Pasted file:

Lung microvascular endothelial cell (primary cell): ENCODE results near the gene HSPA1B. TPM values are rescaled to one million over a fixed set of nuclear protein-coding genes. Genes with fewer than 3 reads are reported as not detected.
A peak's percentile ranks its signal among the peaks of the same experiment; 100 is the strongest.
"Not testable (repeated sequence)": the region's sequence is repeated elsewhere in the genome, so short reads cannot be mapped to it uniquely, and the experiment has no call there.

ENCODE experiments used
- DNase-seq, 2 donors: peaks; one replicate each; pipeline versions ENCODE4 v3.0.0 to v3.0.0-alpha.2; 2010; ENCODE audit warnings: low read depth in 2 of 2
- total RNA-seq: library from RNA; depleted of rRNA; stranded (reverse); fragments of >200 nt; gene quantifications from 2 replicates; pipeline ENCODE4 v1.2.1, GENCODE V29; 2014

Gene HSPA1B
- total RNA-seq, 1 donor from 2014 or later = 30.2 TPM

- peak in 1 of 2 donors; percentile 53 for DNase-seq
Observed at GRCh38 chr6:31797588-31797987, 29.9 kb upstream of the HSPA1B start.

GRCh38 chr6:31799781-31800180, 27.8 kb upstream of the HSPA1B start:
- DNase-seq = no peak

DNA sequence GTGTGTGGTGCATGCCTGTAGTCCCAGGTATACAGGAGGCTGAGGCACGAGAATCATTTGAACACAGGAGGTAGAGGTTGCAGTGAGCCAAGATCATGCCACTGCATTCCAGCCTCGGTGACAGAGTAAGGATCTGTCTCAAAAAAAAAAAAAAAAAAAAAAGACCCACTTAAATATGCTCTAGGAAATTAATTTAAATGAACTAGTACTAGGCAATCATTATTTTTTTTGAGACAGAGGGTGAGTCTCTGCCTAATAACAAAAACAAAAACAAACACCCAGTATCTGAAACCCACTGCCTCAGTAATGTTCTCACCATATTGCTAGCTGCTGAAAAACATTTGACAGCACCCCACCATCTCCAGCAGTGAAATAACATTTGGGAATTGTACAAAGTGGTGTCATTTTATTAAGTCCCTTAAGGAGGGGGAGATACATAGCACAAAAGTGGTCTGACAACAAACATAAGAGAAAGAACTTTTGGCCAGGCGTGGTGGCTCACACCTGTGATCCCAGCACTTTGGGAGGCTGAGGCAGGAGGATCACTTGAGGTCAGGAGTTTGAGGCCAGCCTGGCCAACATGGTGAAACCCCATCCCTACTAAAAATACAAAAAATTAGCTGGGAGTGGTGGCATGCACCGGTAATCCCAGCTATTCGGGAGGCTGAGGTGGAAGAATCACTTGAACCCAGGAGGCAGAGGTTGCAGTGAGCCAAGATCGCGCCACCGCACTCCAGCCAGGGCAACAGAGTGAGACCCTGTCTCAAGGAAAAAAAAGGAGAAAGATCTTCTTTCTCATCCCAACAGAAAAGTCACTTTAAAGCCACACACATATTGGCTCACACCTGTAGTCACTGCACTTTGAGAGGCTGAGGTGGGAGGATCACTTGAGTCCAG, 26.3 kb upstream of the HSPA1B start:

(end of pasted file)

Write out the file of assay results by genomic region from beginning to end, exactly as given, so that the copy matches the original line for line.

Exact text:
Lung microvascular endothelial cell (primary cell): ENCODE results near the gene HSPA1B. TPM values are rescaled to one million over a fixed set of nuclear protein-coding genes. Genes with fewer than 3 reads are reported as not detected.
A peak's percentile ranks its signal among the peaks of the same experiment; 100 is the strongest.
"Not testable (repeated sequence)": the region's sequence is repeated elsewhere in the genome, so short reads cannot be mapped to it uniquely, and the experiment has no call there.

ENCODE experiments used
- DNase-seq, 2 donors: peaks; one replicate each; pipeline versions ENCODE4 v3.0.0 to v3.0.0-alpha.2; 2010; ENCODE audit warnings: low read depth in 2 of 2
- total RNA-seq: library from RNA; depleted of rRNA; stranded (reverse); fragments of >200 nt; gene quantifications from 2 replicates; pipeline ENCODE4 v1.2.1, GENCODE V29; 2014

Gene HSPA1B
- total RNA-seq, 1 donor from 2014 or later = 30.2 TPM

- peak in 1 of 2 donors; percentile 53 for DNase-seq
Observed at GRCh38 chr6:31797588-31797987, 29.9 kb upstream of the HSPA1B start.

GRCh38 chr6:31799781-31800180, 27.8 kb upstream of the HSPA1B start:
- DNase-seq = no peak

DNA sequence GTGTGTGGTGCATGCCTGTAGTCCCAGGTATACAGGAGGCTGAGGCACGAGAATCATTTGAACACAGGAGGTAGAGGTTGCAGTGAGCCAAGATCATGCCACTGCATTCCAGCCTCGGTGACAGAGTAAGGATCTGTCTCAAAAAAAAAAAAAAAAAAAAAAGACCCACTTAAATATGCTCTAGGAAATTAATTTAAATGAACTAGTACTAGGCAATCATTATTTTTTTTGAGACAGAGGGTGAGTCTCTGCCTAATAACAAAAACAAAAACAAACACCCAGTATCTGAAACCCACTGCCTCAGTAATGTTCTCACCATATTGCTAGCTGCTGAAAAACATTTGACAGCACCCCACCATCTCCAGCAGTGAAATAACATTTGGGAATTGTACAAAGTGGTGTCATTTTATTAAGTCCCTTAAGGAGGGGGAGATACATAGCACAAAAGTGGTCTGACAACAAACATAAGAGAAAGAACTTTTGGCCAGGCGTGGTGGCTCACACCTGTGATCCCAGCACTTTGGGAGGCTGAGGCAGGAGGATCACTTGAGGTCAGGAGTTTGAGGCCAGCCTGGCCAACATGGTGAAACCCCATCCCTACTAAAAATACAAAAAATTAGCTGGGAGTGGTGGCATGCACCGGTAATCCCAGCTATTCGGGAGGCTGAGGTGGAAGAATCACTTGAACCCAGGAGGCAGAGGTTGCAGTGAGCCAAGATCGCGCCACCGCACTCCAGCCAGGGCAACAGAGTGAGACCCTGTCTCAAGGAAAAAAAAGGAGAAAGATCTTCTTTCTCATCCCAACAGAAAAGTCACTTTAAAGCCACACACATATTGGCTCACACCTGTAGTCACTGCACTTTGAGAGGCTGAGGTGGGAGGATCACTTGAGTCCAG, 26.3 kb upstream of the HSPA1B start: